Natural Insulation

-- Regulating Heat and Cold

One of the best low-cost insulating materials is clay-coated straw (or other lightweight plant materials). A light coating of clay acts as both a binder and preservative. Clay-coated straw has been shown to last over 700 years as a non-deteriorating insulation!! It has an R factor of about 3+ per inch. A "typical" 12 inch wall using this material would have about an R-40 insulation factor. As the clay dries, it binds the straw together in a surprisingly rigid mass. It's a "natural styrofoam". Other excellent insulating materials include expanded natural ceramics, such as expanded clay, slate, shale. These materials are sold as perlite, vermiculite, and other expanded products and cost about $50 per ton purchased in bulk. Other insulators include cellulose in many forms such as balled newspaper, "fluffed" newspaper (processed through a hammer mill), or any light, dry plant material such as rice hulls, or other agricultural waste. Coat with a light clay slurry or soak in a dilute boric acid solution to keep from deteriorating. Basically, insulation is just trapped air. Fibrous composites (papercrete, fibercrete, etc.), can also be very insulating, depending upon their design density, but can have structural capabilities as well.

Insulating materials are used in housing, greenhouses, inertial refrigerators, and other innovations described in the Life Supporting Technologies section. For illustration purposes we will describe the straw-clay system since fewer people are familiar with this technology.


Materials

Any stiff agricultural waste similar to straw will work. Hay is too flimsy and has seeds, so it doesn't work very well. Barley straw, wheat straw, and other grain straws work well.

Clay can be gotten from the earth. Many subsoils are primarily clay. River bottoms and river banks are usually clay. Clay is also used by brick and tile manufacturers and can be bought from them cheaply. (in our area, about $16 per ton)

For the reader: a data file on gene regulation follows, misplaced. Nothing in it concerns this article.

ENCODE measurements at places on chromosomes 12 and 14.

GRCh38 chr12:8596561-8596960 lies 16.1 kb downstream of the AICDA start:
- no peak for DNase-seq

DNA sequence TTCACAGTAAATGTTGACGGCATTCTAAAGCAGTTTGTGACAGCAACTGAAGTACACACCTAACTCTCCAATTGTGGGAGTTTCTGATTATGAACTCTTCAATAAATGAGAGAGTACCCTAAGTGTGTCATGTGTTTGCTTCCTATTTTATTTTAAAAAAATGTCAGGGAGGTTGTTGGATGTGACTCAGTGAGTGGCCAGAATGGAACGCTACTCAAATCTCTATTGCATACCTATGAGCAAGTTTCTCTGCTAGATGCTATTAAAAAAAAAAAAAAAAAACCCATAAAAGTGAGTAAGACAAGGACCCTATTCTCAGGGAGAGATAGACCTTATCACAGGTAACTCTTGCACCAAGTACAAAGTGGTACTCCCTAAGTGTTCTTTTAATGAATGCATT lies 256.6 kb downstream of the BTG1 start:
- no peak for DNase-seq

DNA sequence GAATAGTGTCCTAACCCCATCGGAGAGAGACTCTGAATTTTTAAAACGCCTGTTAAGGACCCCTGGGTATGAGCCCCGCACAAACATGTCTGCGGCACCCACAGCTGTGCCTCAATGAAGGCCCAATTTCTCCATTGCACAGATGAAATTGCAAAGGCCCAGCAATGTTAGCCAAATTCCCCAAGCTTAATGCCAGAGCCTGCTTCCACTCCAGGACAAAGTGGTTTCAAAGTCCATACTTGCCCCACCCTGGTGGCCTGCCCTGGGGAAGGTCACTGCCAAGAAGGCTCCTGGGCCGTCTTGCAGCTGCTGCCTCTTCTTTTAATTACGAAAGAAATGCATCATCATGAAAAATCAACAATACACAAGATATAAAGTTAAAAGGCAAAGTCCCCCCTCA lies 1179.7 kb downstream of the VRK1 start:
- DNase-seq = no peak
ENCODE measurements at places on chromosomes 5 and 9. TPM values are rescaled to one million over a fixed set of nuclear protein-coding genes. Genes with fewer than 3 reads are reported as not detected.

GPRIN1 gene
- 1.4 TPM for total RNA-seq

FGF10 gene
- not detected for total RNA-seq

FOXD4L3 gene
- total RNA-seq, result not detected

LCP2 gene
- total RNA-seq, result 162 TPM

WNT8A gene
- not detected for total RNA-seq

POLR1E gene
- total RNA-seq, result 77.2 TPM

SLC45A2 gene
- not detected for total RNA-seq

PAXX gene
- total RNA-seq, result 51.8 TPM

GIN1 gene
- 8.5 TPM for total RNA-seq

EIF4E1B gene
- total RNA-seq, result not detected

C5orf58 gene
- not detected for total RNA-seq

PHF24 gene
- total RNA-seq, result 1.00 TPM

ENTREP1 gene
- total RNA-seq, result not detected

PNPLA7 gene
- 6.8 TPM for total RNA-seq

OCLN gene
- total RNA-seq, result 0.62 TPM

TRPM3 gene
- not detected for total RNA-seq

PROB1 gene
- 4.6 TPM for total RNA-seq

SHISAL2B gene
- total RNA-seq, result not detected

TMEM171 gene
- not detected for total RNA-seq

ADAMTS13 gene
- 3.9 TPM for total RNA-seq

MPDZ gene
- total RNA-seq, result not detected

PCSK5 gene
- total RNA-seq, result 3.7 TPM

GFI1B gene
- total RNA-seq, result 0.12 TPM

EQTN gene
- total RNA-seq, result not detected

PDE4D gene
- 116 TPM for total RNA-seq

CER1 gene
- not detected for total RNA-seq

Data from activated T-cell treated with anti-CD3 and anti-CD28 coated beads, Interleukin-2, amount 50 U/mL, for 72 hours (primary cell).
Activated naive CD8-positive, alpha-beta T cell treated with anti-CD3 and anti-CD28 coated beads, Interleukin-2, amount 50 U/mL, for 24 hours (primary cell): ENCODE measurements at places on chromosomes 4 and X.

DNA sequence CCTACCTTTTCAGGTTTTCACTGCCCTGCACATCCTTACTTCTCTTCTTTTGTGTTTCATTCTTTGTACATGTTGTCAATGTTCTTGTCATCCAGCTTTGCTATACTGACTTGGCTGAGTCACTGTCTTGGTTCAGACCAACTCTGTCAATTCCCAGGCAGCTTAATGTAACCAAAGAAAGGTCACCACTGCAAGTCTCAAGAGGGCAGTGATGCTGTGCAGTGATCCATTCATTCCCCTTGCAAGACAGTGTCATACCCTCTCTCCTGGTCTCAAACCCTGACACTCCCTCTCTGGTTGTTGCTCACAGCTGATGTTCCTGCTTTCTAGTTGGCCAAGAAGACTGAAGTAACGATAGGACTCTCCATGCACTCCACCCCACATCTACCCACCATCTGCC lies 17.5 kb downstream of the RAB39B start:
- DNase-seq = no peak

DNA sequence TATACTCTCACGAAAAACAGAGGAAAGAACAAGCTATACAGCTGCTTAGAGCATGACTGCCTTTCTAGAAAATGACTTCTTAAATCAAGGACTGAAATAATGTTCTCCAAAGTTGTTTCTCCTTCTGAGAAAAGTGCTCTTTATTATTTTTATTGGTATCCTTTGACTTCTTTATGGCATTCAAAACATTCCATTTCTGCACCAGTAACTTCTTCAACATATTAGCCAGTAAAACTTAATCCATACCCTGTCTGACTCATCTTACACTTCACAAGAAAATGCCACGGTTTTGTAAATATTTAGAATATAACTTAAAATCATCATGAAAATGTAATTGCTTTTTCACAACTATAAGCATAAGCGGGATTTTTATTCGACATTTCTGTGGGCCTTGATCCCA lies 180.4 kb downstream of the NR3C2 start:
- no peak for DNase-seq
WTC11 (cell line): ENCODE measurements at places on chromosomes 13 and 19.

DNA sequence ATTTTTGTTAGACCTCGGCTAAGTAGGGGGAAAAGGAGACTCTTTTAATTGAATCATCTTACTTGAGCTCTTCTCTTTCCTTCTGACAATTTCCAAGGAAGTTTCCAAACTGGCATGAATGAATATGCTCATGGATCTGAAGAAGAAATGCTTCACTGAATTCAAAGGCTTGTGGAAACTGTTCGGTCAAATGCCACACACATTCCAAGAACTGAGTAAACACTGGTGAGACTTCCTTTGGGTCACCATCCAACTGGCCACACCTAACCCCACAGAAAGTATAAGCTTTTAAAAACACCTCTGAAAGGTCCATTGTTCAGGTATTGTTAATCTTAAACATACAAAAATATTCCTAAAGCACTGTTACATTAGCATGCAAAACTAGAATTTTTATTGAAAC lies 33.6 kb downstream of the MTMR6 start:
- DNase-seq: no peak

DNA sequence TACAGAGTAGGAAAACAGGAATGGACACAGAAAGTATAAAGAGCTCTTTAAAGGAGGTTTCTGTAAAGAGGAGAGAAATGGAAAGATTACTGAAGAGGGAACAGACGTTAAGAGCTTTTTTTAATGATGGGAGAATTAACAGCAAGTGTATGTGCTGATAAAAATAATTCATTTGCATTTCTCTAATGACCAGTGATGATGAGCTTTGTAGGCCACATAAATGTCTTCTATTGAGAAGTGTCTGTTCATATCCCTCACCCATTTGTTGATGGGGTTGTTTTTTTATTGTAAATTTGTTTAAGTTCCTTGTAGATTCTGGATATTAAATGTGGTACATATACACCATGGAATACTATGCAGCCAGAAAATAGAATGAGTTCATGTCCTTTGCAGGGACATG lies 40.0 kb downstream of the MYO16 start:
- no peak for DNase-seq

Even soil which has a moderate amount of clay such as commonly used for adobe, about 35-50% clay, will work. The slurry is not as sticky, compared with pure clay, but even ordinary mud works well enough. This is not rocket science. Use a dry wall stirring paddle and electric drill to mix the clay or mix in any kind of mixer. Mud mixed in a box with a hoe works.

Method:

  1. Break the clay into small particles so that it will mix with water easily (factories use a stone wheel to press dry clay through a grate, crushing it into a powder).
  2. Make up a slurry of clay and water. Any soil that is mostly clay will also work. The consistency should be like cream or a thin milk shake.
  3. Spread the straw out on the ground. Dampen the straw with a spray nozzle if available.
  4. Pour (drizzle) the slurry over the straw, then toss and mix the straw so that it becomes lightly coated. Ordinary garden rakes work well. The clay should only very lightly coat the straw. This is NOT adobe. Maybe 5-10% clay, 90-95% straw. When dried in the wall, you can hardly see the clay, but it binds the straw together very well.

Uses:

In addition to being an insulator, it can be used as a wall forming material. In the middle ages, even up the the present time, the method works like this:
  1. A post and beam structure is first built.
  2. Two boards are temporarily nailed to the posts, one on each side.
  3. The resulting cavity is filled with straw-clay.
  4. The material is tamped down (a 2x4, 4x4, or small post will do). The idea is not to compact it into a solid mass, you couldn't do it easily anyway because the straw will remain springy until it dries.
  5. The two side boards are moved up immediately and stuffed again and again until the wall is as high as desired. No need to wait for the straw-clay to dry before moving the boards up. (A moveable, sliding form could also be used to make walls.)
  6. A saw is used to cut out windows, or window frames are placed first.
  7. The wall is allowed to dry and is hand plastered inside and out. The soft undulating plastering adds a charm that cannot be found in modern buildings.
The straw-clay can also be pressed against forms to create a structure. Then the structure can be plastered and waterproofed. This method is talked about in the Design Ideas section. Or it can be used as an insulated fill material for the honeycomb construction method as described in the Design section.

The important concept here is that insulation materials protect us from extremes of heat and cold. The best insulators are ones that are non-toxic, renewable, and widely available. Low cost insulation materials such as straw or expanded aggregates such as perlite, vermiculite, and other expanded ceramics make excellent non-toxic insulation. In developed countries with the requisite technologies, the perlite type materials may be preferrable to straw-clay. Fiber composites can be both structural and insulating.


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